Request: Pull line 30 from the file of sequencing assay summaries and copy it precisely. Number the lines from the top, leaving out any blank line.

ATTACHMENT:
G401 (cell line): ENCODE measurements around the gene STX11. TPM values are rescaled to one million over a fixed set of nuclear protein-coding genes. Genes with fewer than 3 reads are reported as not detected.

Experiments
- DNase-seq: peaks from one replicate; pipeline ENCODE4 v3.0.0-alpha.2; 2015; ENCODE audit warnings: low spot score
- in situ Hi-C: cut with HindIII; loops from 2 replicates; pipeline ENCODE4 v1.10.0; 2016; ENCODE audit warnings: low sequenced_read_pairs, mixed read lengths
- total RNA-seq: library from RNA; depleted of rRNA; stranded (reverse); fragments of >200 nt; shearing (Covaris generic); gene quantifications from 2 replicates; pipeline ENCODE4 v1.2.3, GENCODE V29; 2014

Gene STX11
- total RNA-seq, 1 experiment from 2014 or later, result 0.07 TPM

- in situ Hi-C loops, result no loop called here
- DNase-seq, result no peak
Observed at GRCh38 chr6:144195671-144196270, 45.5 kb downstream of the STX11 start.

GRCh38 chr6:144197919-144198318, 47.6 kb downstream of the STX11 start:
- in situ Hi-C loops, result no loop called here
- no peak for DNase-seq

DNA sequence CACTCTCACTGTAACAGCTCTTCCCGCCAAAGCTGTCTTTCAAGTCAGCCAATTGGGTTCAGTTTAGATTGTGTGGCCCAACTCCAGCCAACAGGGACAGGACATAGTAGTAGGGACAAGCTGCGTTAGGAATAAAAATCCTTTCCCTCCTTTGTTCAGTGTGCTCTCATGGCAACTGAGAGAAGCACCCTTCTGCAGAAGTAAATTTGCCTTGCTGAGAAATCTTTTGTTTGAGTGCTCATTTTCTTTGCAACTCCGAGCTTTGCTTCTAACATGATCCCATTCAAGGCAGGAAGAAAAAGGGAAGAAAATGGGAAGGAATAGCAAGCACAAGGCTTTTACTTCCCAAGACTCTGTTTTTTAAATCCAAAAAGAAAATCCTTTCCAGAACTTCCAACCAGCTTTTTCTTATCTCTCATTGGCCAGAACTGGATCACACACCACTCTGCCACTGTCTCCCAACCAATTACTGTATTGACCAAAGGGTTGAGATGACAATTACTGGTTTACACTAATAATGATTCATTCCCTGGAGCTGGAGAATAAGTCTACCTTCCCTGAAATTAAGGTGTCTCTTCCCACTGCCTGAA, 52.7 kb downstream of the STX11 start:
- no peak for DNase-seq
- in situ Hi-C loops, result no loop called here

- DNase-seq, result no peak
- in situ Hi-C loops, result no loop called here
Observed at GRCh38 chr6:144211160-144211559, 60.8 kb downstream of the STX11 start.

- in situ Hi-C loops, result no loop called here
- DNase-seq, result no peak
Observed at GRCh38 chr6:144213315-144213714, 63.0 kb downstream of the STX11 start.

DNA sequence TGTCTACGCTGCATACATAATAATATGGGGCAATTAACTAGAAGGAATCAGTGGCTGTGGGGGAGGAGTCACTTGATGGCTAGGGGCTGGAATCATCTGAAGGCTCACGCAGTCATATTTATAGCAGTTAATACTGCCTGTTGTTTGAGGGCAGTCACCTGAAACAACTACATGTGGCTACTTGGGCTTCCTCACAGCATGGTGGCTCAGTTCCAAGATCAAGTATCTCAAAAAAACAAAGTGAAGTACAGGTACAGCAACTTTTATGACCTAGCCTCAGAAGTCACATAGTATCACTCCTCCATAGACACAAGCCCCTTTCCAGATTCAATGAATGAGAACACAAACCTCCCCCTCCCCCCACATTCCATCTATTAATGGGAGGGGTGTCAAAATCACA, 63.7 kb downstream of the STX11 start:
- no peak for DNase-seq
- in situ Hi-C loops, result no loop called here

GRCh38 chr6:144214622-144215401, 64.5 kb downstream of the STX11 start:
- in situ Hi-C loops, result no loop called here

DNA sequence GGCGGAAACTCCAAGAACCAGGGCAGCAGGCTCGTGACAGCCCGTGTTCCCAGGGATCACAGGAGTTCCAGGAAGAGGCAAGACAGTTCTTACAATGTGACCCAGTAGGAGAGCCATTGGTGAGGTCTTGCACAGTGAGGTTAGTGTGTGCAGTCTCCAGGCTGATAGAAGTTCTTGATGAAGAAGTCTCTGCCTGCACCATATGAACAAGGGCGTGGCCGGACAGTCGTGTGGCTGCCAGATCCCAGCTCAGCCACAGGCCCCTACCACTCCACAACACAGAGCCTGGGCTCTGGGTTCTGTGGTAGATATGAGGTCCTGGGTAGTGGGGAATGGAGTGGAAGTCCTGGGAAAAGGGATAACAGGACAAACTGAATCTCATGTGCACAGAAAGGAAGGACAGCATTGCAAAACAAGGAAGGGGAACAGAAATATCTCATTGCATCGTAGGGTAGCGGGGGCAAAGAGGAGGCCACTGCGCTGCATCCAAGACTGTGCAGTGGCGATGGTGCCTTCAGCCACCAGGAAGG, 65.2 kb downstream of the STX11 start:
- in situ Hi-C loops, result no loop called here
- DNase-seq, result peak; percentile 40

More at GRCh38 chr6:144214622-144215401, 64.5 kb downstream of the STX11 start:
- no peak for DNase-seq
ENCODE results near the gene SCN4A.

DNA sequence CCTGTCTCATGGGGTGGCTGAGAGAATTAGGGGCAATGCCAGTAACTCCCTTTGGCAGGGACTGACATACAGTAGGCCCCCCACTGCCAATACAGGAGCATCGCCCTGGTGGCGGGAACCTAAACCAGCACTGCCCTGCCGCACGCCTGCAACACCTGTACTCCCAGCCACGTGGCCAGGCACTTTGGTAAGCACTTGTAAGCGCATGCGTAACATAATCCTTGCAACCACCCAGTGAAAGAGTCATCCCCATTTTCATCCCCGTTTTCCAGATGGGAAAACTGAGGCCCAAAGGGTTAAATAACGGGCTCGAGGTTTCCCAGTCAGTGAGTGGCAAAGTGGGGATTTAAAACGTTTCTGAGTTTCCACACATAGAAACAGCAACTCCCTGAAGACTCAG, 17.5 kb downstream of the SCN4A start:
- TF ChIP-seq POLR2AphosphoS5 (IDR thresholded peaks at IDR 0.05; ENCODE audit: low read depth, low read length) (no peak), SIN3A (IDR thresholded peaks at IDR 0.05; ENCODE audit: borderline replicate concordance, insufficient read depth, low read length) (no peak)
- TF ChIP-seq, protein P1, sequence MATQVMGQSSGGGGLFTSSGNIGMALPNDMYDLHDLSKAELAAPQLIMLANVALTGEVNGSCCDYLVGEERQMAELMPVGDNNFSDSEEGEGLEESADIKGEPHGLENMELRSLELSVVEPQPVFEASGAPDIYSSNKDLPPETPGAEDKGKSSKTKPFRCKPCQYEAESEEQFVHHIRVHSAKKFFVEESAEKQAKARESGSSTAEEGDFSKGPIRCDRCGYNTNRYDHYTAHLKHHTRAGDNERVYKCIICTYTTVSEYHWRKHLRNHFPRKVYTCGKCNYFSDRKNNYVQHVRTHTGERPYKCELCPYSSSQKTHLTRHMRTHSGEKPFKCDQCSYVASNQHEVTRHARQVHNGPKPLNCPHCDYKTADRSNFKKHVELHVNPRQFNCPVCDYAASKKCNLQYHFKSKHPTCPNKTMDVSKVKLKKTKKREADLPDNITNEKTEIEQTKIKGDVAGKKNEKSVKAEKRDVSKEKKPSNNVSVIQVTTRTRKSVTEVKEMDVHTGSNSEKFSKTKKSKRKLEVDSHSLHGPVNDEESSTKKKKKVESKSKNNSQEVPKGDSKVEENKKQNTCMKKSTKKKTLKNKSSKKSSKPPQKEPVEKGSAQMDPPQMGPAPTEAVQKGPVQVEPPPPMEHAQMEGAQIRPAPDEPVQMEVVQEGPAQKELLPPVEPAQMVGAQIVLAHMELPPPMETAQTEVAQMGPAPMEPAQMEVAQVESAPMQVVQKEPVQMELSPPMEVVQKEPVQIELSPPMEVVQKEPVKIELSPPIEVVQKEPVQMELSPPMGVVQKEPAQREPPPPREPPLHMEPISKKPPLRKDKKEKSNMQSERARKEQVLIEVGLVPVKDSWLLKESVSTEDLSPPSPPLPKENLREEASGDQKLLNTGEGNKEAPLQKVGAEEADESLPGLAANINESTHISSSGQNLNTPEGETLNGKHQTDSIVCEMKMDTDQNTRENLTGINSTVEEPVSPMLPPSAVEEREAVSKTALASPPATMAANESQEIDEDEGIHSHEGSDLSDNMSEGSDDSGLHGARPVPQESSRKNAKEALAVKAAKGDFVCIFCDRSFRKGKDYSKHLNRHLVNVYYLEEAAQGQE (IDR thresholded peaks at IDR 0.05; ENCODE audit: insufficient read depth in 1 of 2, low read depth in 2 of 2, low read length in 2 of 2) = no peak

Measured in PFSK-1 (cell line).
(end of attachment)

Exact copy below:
- DNase-seq, result peak; percentile 40